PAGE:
One of Venice's Most Famous Bridges Will Undergo a Major Transformation After It Was Deemed Dangerous
With more than 390 overpasses connecting the small islands that make up Venice, bridges are some of the most prominent landmarks in the Floating City. But unfortunately, the functionality of one of Venice's most famous bridges, Ponte della Costituzione, is slipping.
Conceived by famed Spanish architect Santiago Calatrava, the 308-foot, glass-and-steel structure over the Grand Canal will undergo a major redesign due to the high number of pedestrian falls.
"People hurt themselves, and they sue the administration," Francesca Zaccariotto, a public official, told the newspaper. "We have to intervene."
The repairs will cost about half a million euros. However, the plan still needs to be approved by the city's architectural authorities. Structural tests will also need to be performed to ensure that the glass footbridge can support the extra load from the new stone pavement.
Apparently, Calatrava himself is on board with the idea.
"Given the tradition of beautiful stone patterns already present in your beautiful city (such as those on the Piazza San Marco and within the Basilica di San Marco), the idea of giving such a transformation also an artistic touch is something that we would like to propose for this transformation," Calatrava's studio wrote to the municipality in a letter obtained by Dezeen.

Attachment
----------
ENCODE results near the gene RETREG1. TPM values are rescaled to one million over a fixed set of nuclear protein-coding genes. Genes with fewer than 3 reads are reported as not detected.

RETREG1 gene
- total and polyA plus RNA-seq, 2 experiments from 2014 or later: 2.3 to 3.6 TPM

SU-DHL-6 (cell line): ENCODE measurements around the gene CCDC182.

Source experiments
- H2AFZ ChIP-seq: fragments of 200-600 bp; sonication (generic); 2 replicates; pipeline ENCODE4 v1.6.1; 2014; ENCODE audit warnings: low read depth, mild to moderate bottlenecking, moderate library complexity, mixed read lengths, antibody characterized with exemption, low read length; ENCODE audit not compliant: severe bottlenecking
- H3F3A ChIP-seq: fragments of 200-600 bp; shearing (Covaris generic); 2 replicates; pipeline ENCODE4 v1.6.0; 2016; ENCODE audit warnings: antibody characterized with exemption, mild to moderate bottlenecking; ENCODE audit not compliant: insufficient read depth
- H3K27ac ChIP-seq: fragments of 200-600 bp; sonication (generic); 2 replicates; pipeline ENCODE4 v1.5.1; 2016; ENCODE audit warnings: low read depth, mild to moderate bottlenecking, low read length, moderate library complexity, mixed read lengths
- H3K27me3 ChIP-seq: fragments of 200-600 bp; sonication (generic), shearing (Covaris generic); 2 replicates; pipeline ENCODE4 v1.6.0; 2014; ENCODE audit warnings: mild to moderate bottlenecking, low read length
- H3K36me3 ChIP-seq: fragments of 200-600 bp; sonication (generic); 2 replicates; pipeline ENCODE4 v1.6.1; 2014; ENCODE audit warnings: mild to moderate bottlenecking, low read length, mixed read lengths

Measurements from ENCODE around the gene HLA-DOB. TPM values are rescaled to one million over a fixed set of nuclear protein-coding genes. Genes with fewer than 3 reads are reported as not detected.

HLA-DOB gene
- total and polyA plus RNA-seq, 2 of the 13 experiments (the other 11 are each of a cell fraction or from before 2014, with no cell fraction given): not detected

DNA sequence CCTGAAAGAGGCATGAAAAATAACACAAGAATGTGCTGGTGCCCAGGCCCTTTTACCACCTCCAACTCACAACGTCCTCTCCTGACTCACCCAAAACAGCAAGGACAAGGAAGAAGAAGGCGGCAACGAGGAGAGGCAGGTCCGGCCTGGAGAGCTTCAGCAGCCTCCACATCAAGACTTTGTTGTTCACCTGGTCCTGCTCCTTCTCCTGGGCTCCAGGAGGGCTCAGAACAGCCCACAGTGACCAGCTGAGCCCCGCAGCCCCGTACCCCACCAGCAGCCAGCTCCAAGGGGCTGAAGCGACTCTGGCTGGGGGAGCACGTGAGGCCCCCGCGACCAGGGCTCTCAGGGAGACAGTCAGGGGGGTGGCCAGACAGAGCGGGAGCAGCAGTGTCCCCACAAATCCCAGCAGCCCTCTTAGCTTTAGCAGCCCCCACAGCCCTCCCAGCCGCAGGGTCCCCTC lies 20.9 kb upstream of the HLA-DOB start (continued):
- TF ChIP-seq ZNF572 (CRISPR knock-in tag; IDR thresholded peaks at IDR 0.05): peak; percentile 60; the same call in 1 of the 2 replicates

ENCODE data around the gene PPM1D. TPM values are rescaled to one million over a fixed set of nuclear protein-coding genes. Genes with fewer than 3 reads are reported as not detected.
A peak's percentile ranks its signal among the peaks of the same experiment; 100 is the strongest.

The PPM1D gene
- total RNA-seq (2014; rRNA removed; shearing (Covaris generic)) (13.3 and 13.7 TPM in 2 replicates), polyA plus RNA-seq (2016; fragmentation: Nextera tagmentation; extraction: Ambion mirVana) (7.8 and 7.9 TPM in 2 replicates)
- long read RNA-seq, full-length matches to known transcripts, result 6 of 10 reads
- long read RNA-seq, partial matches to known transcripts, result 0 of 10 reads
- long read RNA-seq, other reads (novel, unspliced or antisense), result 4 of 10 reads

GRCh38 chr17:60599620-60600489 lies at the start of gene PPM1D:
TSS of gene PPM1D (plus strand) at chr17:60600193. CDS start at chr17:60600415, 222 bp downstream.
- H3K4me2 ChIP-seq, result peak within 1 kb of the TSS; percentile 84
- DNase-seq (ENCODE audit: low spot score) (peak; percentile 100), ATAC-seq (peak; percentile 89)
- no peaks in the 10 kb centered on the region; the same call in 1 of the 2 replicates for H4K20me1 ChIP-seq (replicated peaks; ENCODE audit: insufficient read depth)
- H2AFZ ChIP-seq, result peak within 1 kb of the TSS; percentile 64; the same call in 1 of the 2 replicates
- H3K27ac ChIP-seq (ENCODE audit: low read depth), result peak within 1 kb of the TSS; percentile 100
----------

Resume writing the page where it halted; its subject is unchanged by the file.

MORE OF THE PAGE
The studio claims that the original bridge was made with an anti-slippery surface, but because of "acts of vandalism," some of the original materials "had subsequently been replaced with other inappropriate glass panels."
"In the current situation, our office supports the Municipality's substitution of glass panes for trachyte stone paving slabs, consistent with the bridge design and the surrounding cityscape to maintain its beauty and functionality," said studio Calatrava in a statement to Travel + Leisure.
Ponte della Costituzione, which opened in 2008, was the first bridge to cross the Grand Canal in 75 years and one of only four to be built in the Floating City since the 16th century. In 2014, the Venice authorities sued the famed architect after several glass panels that were supposed to last 20 years shattered after four.